Rob and Scott won't be at Hemel until after the end of the season in any event.
We have some availability for private lessons during the winter months. The full coaching programme will resume in April.
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@rob@rar, oops, sorry, thought you were off the slope altogether. Embarassed Had I known that, I might not be going to Italy quite so badly prepared.
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Hurtle wrote:
@rob@rar, oops, sorry, thought you were off the slope altogether. Embarassed Had I known that, I might not be going to Italy quite so badly prepared.
We're available in between trips, which typically means midweek rather than weekend availability.

On price comparisons with The Snow Centre, its slightly tricky as our private lessons are structured slightly differently to the private lessons offered by Hemel. All our private sessions are two hours in duration, including about 30 minutes video analysis with the video files uploaded to our client's online video library for them to download or review at a later date. As I understand, the private lessons offered by The Snow Centre are one hour duration. Prices vary by season and by day of the week, our midweek price in the winter for that 2-hour session is £159, compared to £75 for a one hour private session booked with The Snow Centre. In the peak months of Jan-March we have to increase our price by £10 due to differential pricing for slope passes. We appreciate that ski lessons are not cheap, so for any of our clients who want to work on their ski improvement on a longer term basis we offer a £20 discount on a group clinic for anyone who books a private lesson, as well as a general 'frequent flyer' club which offers discounts if people train with us on a long term basis.
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@rob@rar, thanks, good to know. Wish I'd realised earlier, I haven't been on my skis since 25 November and I think that's going to show, particularly since I'm catastrophically unfit. (said the fat lady, probably with soon-to-be burning quads)
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 You know it makes sense.
You know it makes sense.
@PaddyM, sounds like you're a similar build to me, I'm 5'10" and 16.5 stone. I used to have exactly the same problem. I got to a plateau where I could get down pretty much anything but long days and especially long cruisey runs were exhausting and absolute agony and the prospect of doing a whole run top to bottom without a few stops was unthinkable. Good news is I ploughed on and got through this plateau in 2-3 years (2 ski trips totaling 8-10 days per year) without expensive 1-2-1 lessons but in my experience, what got me through it was, basically, more experience! If you can afford 1-2-1 tuition then go for it but I couldn't and got on OK without it.

I watched loads of youtube vids and coaching channels, researched and read a lot of tips/books/forums but basically I just ski'd and concentrated on feeling the snow, the skis, how things react and move etc and just got better through practise. After a while I got to the stage where skiing became a much more natural, relaxed and intuitive activity and my quads have barely ever burnt or hurt since then so have faith, it will get better.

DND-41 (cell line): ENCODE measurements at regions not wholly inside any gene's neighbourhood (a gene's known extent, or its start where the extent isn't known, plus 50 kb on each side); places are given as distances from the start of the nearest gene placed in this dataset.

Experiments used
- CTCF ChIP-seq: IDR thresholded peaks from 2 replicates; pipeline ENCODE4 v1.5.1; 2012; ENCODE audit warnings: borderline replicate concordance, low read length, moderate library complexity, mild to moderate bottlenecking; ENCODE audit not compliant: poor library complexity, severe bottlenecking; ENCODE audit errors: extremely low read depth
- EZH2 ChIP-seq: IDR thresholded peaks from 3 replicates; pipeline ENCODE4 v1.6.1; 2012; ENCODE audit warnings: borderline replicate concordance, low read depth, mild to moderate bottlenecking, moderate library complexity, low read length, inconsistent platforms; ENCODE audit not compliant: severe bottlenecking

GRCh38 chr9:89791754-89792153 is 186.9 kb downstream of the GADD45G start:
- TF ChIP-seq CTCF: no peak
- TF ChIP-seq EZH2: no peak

One caveat though: despite being big, I've always been fairly fit and strong, sometimes very fit. You describe yourself as a fat lad, which I probably would describe myself as too as I'm certainly well covered however my chest is 8-10" bigger than my waist and that's usually a better guide of fitness for us "gentlemen of substance" so if you are feeling a bit festive, converting a bit of chub into muscle will help. So will losing weight, obviously, but tbh, if you've always carried a bit of timber your legs are well used to it and it's refining your technique through practise that'll make the biggest difference.
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@PaddyM, firstly 100kg & 5'9" is not fat... This time last year i was same height & 120kg & my skiing was suffering due to lack of fitness, I changed my diet & started running, just back from second weekend of the year at 100kg & the difference is incredible, can ski all day & the knee brace is now in the bin.
Apart from the fitness side of things, the biggest win for me was like the guys say above lean forward, use your shins & the boots to take the strain on the shallows not your thighs
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PaddyM wrote:
So my thighs / quads burn like hell when I ski. I suspect this is mainly down to technique but partially due to being around 100Kg and 5'9 with shortish legs and a longish upper body.
This odd part seems to be this issue is exaggerated hugely on shallow slopes (easy blues). I can ski a moderate red slope fine with the expected amount of unfitness showing but then the straight shallow blue run back down to the lift kills me with my thighs feeling like they are almost ready to cramp up to the point I need to stop especially towards the end of the day. It doesn't seem to matter if i try to move my weight forward or back to relieve the pain whilst skiing.

I skied once a year with 4 weeks of instructed skiing over 4 years around 15 years ago (school trips) and then the last 4 years skiing for a week each year without an instructor. I feel I am an intermediate (what ever that means) skiing fairly confidently on on most slopes just not particularly quickly on steeper reds and blacks.

I've read a bit on this topic but couldn't find much reference to people suffering specifically on shallower slopes and hoped somebody may be able to give me some advice based on that info.

If there are any more details which may be helpful please ask.